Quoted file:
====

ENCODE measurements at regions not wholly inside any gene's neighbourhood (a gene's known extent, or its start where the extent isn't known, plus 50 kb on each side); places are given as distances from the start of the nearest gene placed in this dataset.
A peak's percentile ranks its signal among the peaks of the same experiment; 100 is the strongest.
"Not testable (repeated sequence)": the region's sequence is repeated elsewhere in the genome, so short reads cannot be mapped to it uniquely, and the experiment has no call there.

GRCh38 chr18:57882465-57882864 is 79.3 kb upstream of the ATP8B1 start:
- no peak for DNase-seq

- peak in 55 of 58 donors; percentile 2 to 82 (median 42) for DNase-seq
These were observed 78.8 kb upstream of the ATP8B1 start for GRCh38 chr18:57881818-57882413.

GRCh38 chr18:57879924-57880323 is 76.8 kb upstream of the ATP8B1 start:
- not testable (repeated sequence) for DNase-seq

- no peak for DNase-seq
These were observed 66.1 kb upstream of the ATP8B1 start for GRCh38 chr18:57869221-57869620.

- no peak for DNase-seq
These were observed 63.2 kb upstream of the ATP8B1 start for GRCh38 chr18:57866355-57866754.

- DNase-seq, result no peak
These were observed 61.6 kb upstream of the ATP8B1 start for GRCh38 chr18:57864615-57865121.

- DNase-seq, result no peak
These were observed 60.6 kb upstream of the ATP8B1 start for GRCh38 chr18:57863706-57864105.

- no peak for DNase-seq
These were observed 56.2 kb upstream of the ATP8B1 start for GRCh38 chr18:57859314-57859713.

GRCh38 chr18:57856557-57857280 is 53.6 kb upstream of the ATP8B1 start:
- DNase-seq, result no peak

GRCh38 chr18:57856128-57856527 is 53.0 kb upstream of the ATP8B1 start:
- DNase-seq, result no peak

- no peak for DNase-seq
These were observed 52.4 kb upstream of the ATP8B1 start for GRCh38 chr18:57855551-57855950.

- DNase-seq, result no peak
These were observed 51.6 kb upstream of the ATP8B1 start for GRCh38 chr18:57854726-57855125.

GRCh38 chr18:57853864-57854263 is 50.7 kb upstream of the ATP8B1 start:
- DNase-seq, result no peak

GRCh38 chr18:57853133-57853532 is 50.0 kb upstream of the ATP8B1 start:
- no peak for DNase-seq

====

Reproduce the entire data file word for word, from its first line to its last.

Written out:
ENCODE measurements at regions not wholly inside any gene's neighbourhood (a gene's known extent, or its start where the extent isn't known, plus 50 kb on each side); places are given as distances from the start of the nearest gene placed in this dataset.
A peak's percentile ranks its signal among the peaks of the same experiment; 100 is the strongest.
"Not testable (repeated sequence)": the region's sequence is repeated elsewhere in the genome, so short reads cannot be mapped to it uniquely, and the experiment has no call there.

GRCh38 chr18:57882465-57882864 is 79.3 kb upstream of the ATP8B1 start:
- no peak for DNase-seq

- peak in 55 of 58 donors; percentile 2 to 82 (median 42) for DNase-seq
These were observed 78.8 kb upstream of the ATP8B1 start for GRCh38 chr18:57881818-57882413.

GRCh38 chr18:57879924-57880323 is 76.8 kb upstream of the ATP8B1 start:
- not testable (repeated sequence) for DNase-seq

- no peak for DNase-seq
These were observed 66.1 kb upstream of the ATP8B1 start for GRCh38 chr18:57869221-57869620.

- no peak for DNase-seq
These were observed 63.2 kb upstream of the ATP8B1 start for GRCh38 chr18:57866355-57866754.

- DNase-seq, result no peak
These were observed 61.6 kb upstream of the ATP8B1 start for GRCh38 chr18:57864615-57865121.

- DNase-seq, result no peak
These were observed 60.6 kb upstream of the ATP8B1 start for GRCh38 chr18:57863706-57864105.

- no peak for DNase-seq
These were observed 56.2 kb upstream of the ATP8B1 start for GRCh38 chr18:57859314-57859713.

GRCh38 chr18:57856557-57857280 is 53.6 kb upstream of the ATP8B1 start:
- DNase-seq, result no peak

GRCh38 chr18:57856128-57856527 is 53.0 kb upstream of the ATP8B1 start:
- DNase-seq, result no peak

- no peak for DNase-seq
These were observed 52.4 kb upstream of the ATP8B1 start for GRCh38 chr18:57855551-57855950.

- DNase-seq, result no peak
These were observed 51.6 kb upstream of the ATP8B1 start for GRCh38 chr18:57854726-57855125.

GRCh38 chr18:57853864-57854263 is 50.7 kb upstream of the ATP8B1 start:
- DNase-seq, result no peak

GRCh38 chr18:57853133-57853532 is 50.0 kb upstream of the ATP8B1 start:
- no peak for DNase-seq